Senators tack $45B onto Biden's defense budget

Last updated on July 4, 2022

The Senate Armed Services Committee has endorsed a $45 billion increase to President Joe Biden’s military spending plans in its annual defense policy bill, blowing past the administration’s Pentagon budget for a second straight year.

The rebuke of Biden’s budget plans, which occurred during the panel’s closed-door markup of the National Defense Authorization Act this week, comes after lawmakers added roughly $30 billion to the White House’s previous defense spending proposal.

This week’s boost brings the bill’s topline budget figure to $847 billion, according to Armed Services Chair Jack Reed (D-R.I.). The goal, he said, is to counteract runaway inflation, aid Ukraine, replenish weapons sent into the fight against Russia, and fund military priorities left out of the Pentagon budget request.

The committee approved the defense policy bill Thursday morning, its second day of deliberations.

Senate Armed Services’ increase is the highest bid so far for military spending for the coming fiscal year. The House is expected to make its own push to increase Pentagon spending. Still, the NDAA only authorizes spending and would need to be backed up by funding legislation produced by the House and Senate Appropriations panels.

Biden sought $813 billion for national defense in his fiscal 2023 budget — including $773 billion for the Pentagon. Roughly $10 billion of the $813 billion falls outside of Armed Services’ jurisdiction.

But Republicans have been pushing for a substantial increase, arguing for a 3 to 5 percent increase from the current year’s level above inflation. The current year’s enacted level for the NDAA is $768 billion.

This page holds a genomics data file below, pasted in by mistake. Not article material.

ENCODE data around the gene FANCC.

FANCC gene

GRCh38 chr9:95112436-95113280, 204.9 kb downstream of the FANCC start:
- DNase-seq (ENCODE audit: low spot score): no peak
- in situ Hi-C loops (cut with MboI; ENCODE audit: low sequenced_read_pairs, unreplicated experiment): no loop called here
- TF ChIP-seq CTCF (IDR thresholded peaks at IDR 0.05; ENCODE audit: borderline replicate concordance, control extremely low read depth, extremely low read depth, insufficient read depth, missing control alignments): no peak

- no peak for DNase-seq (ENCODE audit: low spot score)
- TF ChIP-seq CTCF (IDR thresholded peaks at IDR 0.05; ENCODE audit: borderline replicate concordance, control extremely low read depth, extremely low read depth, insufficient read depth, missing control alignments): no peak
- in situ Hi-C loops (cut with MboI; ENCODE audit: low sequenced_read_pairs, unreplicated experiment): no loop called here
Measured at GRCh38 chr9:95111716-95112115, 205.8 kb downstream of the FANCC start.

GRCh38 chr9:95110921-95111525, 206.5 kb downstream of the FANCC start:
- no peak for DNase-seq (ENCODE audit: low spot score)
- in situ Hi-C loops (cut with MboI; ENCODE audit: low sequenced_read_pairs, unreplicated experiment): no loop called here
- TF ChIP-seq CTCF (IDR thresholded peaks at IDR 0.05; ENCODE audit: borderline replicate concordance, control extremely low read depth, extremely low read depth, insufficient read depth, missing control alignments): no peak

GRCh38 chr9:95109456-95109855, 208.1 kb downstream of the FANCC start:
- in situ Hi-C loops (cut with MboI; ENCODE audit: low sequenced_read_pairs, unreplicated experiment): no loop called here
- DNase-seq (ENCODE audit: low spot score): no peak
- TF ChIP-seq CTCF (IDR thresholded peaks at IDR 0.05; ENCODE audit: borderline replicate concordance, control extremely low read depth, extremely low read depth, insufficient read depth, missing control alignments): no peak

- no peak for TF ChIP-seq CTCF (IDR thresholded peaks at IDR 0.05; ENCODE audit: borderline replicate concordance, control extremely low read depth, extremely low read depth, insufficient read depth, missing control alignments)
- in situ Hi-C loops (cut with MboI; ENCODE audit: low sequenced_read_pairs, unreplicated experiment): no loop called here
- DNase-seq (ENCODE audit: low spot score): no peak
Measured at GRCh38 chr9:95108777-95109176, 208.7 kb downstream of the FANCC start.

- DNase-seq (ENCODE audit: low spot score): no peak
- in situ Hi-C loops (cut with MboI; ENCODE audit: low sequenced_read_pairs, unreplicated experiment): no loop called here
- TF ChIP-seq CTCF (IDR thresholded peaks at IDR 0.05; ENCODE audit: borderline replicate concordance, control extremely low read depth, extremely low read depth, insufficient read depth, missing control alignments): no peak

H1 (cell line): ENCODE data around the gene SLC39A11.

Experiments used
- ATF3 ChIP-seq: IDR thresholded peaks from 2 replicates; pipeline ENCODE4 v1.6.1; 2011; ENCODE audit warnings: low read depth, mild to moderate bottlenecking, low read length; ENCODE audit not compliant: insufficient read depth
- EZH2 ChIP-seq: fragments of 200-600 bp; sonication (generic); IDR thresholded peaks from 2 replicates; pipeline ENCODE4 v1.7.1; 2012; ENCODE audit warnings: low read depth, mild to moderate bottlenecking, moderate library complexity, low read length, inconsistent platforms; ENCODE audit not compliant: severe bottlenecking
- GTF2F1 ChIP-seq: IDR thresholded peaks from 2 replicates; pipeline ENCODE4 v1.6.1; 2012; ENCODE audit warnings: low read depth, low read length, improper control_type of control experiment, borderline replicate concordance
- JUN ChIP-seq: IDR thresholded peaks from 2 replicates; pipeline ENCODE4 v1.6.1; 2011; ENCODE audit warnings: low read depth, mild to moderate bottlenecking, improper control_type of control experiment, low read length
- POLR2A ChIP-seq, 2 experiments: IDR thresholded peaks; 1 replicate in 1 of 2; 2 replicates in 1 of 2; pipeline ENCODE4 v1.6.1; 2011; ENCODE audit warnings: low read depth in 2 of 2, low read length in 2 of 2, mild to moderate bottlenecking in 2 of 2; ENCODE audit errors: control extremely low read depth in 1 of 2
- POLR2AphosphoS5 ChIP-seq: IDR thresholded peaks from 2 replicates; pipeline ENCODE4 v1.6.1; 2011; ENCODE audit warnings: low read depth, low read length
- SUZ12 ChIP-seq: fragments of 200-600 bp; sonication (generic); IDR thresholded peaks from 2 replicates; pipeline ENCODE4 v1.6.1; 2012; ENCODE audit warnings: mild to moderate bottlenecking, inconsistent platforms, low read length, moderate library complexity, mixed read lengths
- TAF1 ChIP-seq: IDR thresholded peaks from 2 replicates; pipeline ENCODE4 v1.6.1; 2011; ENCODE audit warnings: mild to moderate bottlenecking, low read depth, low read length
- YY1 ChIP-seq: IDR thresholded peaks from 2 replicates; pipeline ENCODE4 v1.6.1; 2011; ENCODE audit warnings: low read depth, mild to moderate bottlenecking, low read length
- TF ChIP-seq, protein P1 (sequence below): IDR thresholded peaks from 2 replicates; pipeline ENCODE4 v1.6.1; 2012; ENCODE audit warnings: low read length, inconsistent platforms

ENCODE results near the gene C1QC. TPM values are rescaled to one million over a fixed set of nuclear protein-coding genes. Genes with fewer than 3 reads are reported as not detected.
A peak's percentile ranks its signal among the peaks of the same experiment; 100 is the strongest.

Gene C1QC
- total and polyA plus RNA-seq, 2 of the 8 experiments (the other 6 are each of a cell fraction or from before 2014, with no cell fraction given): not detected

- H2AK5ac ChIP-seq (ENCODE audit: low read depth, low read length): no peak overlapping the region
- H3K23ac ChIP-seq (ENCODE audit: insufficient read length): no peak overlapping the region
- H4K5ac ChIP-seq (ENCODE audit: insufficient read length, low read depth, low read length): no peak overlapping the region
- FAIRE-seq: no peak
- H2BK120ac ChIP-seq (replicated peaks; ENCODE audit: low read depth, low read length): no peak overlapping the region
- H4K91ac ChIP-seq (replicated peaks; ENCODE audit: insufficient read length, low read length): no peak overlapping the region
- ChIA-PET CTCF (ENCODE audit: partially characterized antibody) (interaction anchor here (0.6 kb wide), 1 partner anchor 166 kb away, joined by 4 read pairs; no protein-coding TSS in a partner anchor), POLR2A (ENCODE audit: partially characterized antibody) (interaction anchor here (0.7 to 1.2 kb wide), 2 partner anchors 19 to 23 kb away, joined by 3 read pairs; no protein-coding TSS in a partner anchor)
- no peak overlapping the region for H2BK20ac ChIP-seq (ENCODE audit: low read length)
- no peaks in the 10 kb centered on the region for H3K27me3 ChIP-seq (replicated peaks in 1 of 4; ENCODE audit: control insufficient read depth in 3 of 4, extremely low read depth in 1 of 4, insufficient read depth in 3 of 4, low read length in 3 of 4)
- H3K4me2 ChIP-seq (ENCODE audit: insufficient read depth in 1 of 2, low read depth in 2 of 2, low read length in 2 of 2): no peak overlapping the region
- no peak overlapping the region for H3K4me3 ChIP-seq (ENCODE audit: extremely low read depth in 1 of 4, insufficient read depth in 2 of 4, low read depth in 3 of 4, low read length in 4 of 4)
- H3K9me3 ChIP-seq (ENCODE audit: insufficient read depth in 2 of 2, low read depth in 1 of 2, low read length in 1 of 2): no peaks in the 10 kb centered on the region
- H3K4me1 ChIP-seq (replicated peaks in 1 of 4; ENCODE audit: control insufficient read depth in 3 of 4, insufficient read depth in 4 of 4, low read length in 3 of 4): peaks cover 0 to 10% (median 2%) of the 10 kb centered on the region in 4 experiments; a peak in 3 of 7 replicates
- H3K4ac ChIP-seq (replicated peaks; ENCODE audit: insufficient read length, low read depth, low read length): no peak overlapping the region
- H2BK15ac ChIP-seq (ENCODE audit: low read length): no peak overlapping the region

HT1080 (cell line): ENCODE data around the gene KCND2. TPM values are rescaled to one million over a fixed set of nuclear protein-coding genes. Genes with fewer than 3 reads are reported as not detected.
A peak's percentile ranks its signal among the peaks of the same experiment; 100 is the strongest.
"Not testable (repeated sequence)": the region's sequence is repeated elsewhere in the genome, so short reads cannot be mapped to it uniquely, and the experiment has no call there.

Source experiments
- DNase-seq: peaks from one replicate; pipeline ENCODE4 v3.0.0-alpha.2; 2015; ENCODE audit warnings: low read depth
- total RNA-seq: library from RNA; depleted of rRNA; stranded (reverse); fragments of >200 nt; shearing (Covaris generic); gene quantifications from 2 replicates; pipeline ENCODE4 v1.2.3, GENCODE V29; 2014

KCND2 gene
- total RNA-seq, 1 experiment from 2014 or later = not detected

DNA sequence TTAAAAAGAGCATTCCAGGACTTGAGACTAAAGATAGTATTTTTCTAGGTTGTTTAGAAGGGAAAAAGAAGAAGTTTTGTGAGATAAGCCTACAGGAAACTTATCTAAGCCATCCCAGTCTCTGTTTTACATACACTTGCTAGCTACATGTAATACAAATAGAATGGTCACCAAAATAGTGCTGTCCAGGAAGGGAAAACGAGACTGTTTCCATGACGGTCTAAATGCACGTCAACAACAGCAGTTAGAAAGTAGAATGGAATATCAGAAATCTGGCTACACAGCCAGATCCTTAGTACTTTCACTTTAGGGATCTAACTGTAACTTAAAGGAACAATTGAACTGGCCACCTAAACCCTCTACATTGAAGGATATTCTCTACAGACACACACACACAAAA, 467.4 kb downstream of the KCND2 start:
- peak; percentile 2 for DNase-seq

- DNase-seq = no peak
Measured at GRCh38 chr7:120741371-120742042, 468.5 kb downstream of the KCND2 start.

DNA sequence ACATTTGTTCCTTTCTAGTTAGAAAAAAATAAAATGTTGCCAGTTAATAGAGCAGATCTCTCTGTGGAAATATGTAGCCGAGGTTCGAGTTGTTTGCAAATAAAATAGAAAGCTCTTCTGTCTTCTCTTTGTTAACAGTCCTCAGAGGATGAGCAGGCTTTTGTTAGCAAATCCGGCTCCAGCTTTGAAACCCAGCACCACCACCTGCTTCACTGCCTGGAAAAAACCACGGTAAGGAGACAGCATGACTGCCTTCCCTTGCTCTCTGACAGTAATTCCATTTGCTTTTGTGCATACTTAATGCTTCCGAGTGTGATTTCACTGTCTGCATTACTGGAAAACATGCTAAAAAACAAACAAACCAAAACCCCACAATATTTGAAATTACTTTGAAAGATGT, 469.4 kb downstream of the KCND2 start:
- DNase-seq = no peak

Reed told reporters Thursday that historic inflation was “the first consideration” in boosting the topline.

The committee chair had been negotiating a bipartisan topline deal with ranking Republican Jim Inhofe of Oklahoma ahead of the markup. Reed acknowledged that the bill’s topline would likely have to be higher than Biden’s request to account for high inflation, but that other needs could push that even higher.

“It’s everything I hoped for,” Inhofe said of the topline increase.

The House Armed Services Committee, meanwhile, this week sided with Biden’s budget in its version of the bill, authorizing $773 billion for the Pentagon and $803 total for national defense programs that are in the panel’s jurisdiction. Although the panel’s chair, Rep. Adam Smith (D-Wash.), said this week that he expects that number will grow.

Bigger topline: This marks the second budget of the Biden administration, and the second year in a row that Senate Democrats have joined Republicans to add billions to the request. Despite a progressive wing that has vowed to cut defense spending, the 50-50 split in the Senate means that the majority can’t pass the NDAA without Republican help, which gives the GOP leverage to force higher budgets.

Pay raise: Despite the topline boost, senators stuck with the administration’s request for a 4.6 percent pay increase next year for military personnel.

Stockpiling: The bill authorizes $1 billion for the National Defense Stockpile to shore up military access to critical materials.

Regional defense programs: Reed said the legislation “fully invests” in the Pentagon’s Pacific Deterrence Initiative, aimed at building up the U.S. presence in the Indo-Pacific to deter China, as well as the European Deterrence Initiative and the Ukraine Security Assistance Initiative.

Honoring Inhofe: The bill is named for Inhofe, who is resigning from the Senate at the end of the 117th Congress. Inhofe has served as both chair and ranking member of the panel.